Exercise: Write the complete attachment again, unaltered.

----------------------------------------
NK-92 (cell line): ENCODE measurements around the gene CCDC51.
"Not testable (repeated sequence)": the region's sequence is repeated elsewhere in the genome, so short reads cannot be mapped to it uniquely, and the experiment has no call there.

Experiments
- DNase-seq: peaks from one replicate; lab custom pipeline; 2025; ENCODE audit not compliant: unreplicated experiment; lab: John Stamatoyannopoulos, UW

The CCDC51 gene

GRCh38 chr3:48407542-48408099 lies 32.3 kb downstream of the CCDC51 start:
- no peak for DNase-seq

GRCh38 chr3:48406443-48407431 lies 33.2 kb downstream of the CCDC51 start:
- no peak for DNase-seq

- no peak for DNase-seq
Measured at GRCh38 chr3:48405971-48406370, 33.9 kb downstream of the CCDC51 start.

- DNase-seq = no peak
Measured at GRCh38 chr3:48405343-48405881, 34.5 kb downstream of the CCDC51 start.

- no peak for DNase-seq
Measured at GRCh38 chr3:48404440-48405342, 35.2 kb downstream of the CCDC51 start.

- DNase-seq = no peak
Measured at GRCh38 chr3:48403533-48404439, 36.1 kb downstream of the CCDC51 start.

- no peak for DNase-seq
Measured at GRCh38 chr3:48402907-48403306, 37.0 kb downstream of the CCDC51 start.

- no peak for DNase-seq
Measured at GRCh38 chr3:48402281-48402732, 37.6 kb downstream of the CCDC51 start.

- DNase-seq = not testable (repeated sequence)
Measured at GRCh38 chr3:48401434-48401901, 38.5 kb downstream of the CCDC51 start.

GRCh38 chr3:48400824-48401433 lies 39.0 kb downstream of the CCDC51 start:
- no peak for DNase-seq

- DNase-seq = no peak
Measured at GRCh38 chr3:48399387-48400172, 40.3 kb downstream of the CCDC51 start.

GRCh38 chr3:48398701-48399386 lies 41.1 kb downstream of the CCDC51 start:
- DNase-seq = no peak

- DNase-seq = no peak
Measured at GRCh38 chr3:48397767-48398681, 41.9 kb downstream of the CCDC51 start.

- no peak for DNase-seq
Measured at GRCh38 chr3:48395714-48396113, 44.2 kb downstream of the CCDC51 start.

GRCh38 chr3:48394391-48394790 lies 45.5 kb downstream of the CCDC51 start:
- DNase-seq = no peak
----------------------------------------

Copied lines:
NK-92 (cell line): ENCODE measurements around the gene CCDC51.
"Not testable (repeated sequence)": the region's sequence is repeated elsewhere in the genome, so short reads cannot be mapped to it uniquely, and the experiment has no call there.

Experiments
- DNase-seq: peaks from one replicate; lab custom pipeline; 2025; ENCODE audit not compliant: unreplicated experiment; lab: John Stamatoyannopoulos, UW

The CCDC51 gene

GRCh38 chr3:48407542-48408099 lies 32.3 kb downstream of the CCDC51 start:
- no peak for DNase-seq

GRCh38 chr3:48406443-48407431 lies 33.2 kb downstream of the CCDC51 start:
- no peak for DNase-seq

- no peak for DNase-seq
Measured at GRCh38 chr3:48405971-48406370, 33.9 kb downstream of the CCDC51 start.

- DNase-seq = no peak
Measured at GRCh38 chr3:48405343-48405881, 34.5 kb downstream of the CCDC51 start.

- no peak for DNase-seq
Measured at GRCh38 chr3:48404440-48405342, 35.2 kb downstream of the CCDC51 start.

- DNase-seq = no peak
Measured at GRCh38 chr3:48403533-48404439, 36.1 kb downstream of the CCDC51 start.

- no peak for DNase-seq
Measured at GRCh38 chr3:48402907-48403306, 37.0 kb downstream of the CCDC51 start.

- no peak for DNase-seq
Measured at GRCh38 chr3:48402281-48402732, 37.6 kb downstream of the CCDC51 start.

- DNase-seq = not testable (repeated sequence)
Measured at GRCh38 chr3:48401434-48401901, 38.5 kb downstream of the CCDC51 start.

GRCh38 chr3:48400824-48401433 lies 39.0 kb downstream of the CCDC51 start:
- no peak for DNase-seq

- DNase-seq = no peak
Measured at GRCh38 chr3:48399387-48400172, 40.3 kb downstream of the CCDC51 start.

GRCh38 chr3:48398701-48399386 lies 41.1 kb downstream of the CCDC51 start:
- DNase-seq = no peak

- DNase-seq = no peak
Measured at GRCh38 chr3:48397767-48398681, 41.9 kb downstream of the CCDC51 start.

- no peak for DNase-seq
Measured at GRCh38 chr3:48395714-48396113, 44.2 kb downstream of the CCDC51 start.

GRCh38 chr3:48394391-48394790 lies 45.5 kb downstream of the CCDC51 start:
- DNase-seq = no peak